Yep, blame the owner once again for the low quality of the vehicle they are driving. The "fallen" Toyota's I have owned never seem to have starting problems... or any other problems actually.

6th Mar 2012, 11:42

Saving GM saved the U.S. from a depression greater than that of 1929. I'd vote for that any day. Why do people oppose American businesses?

6th Mar 2012, 12:17

It seems like every Yota buff blames the declining quality of those vehicles on its owner too... the way that is!

7th Mar 2012, 10:13

No need to see how Obama has "failed" in running the country, since the job he has been doing and continues to do is admirable.

7th Mar 2012, 10:16

The topic seems to have really gone off the rails. The topic should be about the Chevy Cruze, and yet it's turned into another import/domestic debate. Perhaps there is something to be said about how the Big 3 handled their business and products for the past few decades, but the Cruze all in all is a decent car. It was sold in Asia and Europe first for starters, and is built on a global platform. But the car is a pretty good product, regardless of who or where it was made.

7th Mar 2012, 12:44

You have to remember that Toyota has spent years building a false image of high quality. The ad hype and billions spent manipulating the minds of the American car buyer has paid off for them. They were never any better than a domestic, and certainly aren't now. My family has owned Toyotas over the years. They were OK, but by no means any more reliable than our Fords or Chevys.

7th Mar 2012, 14:49

What is this about hype? Sorry, but when a car company makes cars and trucks that are reliable, give their owners years and years of trouble-free service, and basically do the job they're supposed to do, then of course people will give them high marks. Toyota does and did what all companies should do - which is to let the product speak for itself: Make something GOOD and people will continue to buy them.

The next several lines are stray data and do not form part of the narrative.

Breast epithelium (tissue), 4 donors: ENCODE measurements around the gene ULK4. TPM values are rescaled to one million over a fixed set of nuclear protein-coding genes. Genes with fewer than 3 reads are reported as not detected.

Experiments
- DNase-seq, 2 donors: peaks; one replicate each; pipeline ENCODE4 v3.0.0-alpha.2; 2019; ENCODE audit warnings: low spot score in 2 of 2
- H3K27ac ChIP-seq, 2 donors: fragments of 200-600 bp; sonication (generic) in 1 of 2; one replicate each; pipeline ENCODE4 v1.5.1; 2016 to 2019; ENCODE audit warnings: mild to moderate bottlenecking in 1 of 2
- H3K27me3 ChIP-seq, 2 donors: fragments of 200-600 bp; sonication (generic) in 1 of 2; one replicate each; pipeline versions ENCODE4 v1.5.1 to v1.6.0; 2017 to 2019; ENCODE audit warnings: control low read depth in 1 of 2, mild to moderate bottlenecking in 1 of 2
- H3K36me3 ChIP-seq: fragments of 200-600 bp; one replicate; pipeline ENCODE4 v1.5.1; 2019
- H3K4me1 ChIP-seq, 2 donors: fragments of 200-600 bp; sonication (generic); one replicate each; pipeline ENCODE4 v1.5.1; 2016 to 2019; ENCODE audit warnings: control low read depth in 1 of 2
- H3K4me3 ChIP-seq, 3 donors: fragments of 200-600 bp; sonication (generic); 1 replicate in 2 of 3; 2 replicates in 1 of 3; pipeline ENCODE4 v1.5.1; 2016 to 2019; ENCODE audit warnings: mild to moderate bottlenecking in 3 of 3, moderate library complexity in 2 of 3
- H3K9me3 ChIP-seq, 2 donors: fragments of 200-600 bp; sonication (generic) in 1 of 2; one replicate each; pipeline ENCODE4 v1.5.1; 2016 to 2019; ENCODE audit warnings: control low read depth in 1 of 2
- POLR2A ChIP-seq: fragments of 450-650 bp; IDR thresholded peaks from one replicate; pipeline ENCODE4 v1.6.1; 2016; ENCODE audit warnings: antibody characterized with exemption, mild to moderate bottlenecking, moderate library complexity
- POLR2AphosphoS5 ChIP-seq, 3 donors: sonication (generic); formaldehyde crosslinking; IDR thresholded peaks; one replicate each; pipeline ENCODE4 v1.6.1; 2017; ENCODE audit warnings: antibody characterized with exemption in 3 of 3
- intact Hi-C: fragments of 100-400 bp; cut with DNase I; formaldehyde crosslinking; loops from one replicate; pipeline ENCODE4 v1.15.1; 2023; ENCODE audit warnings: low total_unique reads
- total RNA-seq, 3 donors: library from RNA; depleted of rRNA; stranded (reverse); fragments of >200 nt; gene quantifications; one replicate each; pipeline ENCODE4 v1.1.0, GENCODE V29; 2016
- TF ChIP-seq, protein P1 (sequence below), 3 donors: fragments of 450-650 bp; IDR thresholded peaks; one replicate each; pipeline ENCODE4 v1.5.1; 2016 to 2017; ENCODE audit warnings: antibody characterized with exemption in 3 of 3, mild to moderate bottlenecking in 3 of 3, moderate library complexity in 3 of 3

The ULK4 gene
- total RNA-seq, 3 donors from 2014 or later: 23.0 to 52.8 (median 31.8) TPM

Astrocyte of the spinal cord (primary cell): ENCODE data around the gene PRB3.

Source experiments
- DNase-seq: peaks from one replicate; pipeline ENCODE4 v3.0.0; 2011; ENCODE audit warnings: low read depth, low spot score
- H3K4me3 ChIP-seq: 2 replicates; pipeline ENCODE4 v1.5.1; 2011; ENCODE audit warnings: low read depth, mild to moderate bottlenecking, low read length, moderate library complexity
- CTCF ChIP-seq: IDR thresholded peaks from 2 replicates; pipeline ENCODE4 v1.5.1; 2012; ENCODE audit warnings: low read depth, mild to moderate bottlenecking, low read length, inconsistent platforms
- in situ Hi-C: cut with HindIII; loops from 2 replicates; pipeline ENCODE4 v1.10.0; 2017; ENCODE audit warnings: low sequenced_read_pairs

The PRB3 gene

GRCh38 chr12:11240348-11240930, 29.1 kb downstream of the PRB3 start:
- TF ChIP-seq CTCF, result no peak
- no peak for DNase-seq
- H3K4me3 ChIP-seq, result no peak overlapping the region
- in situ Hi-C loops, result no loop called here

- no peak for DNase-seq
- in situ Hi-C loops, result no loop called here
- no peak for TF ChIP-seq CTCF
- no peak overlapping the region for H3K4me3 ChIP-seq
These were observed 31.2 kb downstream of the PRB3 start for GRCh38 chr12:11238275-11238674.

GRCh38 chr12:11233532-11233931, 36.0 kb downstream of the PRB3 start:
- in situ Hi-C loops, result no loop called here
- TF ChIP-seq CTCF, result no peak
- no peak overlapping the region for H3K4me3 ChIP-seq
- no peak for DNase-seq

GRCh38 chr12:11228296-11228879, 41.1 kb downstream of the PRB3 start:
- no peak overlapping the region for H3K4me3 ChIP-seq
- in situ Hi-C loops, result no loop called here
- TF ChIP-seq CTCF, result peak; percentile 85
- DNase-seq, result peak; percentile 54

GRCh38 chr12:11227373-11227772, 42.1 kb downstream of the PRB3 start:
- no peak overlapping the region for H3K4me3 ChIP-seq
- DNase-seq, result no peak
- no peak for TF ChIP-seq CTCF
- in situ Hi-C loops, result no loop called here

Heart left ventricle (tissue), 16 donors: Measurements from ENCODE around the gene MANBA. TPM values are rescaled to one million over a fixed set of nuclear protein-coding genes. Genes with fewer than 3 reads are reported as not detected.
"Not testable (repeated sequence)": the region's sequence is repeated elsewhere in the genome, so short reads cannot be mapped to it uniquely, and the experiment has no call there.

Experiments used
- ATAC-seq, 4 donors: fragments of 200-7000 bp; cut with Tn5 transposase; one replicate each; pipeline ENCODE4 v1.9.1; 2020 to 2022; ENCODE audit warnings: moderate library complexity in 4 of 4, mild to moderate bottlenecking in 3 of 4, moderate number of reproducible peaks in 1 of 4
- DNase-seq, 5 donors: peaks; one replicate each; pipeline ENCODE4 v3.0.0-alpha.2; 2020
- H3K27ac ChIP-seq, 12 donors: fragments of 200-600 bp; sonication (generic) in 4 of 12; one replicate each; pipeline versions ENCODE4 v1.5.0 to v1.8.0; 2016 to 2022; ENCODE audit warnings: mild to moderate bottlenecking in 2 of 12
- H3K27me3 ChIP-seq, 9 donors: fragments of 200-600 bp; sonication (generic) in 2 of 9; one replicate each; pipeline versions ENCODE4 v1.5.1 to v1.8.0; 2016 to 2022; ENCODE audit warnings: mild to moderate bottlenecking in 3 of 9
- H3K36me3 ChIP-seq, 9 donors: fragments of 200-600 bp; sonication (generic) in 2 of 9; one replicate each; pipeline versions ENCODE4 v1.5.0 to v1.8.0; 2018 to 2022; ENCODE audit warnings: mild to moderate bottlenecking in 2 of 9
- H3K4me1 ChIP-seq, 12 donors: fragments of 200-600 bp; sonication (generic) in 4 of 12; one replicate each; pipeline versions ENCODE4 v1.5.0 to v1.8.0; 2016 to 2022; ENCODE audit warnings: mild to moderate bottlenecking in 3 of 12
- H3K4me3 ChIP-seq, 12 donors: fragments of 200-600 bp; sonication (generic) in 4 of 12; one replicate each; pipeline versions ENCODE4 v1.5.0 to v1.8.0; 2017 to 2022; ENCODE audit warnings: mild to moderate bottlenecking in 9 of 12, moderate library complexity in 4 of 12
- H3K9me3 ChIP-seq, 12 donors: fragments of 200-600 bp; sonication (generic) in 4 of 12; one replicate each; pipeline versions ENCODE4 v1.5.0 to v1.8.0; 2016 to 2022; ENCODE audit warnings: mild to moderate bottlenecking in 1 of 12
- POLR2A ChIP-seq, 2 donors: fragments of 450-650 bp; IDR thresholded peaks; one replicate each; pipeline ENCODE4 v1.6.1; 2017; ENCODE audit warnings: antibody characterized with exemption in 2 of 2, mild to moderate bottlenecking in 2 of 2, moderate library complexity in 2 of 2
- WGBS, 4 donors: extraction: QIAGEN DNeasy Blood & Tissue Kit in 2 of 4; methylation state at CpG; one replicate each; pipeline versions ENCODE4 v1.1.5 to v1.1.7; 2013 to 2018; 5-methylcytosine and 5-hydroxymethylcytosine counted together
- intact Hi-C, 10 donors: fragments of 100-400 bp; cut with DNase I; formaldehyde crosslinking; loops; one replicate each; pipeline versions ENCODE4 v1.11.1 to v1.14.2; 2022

Thus the takeaway from all of this is simple. Build a good car and people will buy them. Plain and simple.

7th Mar 2012, 17:05

Totally off topic here... but as we transition to a Socialist country and third world status, we'll see how much of a great job you think Obama has done then... I guess if you support companies like GM, you don't see the down side of propping up businesses. Should we just print out more money and hand it out to the poor as well? That would be about as realistic as GM's success right now.

8th Mar 2012, 10:21

Ah yes... the good ole' Socialist argument.

But in regards to bailouts, well first of all I am a Toyota fan and driver myself. But the bailout of the US car makers was absolutely necessary and critical. We're talking about one of the largest industries in the US. Had they been allowed to go bankrupt, it would have cost millions of jobs in the process. If you read about the procedures taken in order to find alternative solutions, by the committee setup to deal with the car companies, all means had been exhausted, and thus a bailout was the only option left.

But let's look at it another way. Sure - people complain that we gave money to save those car makers from going under. The argument is that it cost us money. But the same and likely worse would have been true had we let them fail. Why? All those laid-off workers would have suddenly been on unemployment paychecks. Who pays for that? We do. They probably would have been laid of for a very long time as well, therefore the cost of having millions of workers on unemployment would have been likely far more costly in the end.

But ultimately, it worked and now those automakers are making profits and repaying their debts.. On top of that, they're actually making better products. Had the bailout not worked, perhaps it would be a different story and those arguing against the bailout would have more clout. But it worked, thus I'm not sure what the problem really is here. Also, you would be hard pressed to find one single country with an auto industry that has not at one time or another been either helped, subsidized, or otherwise had some involvement from the government.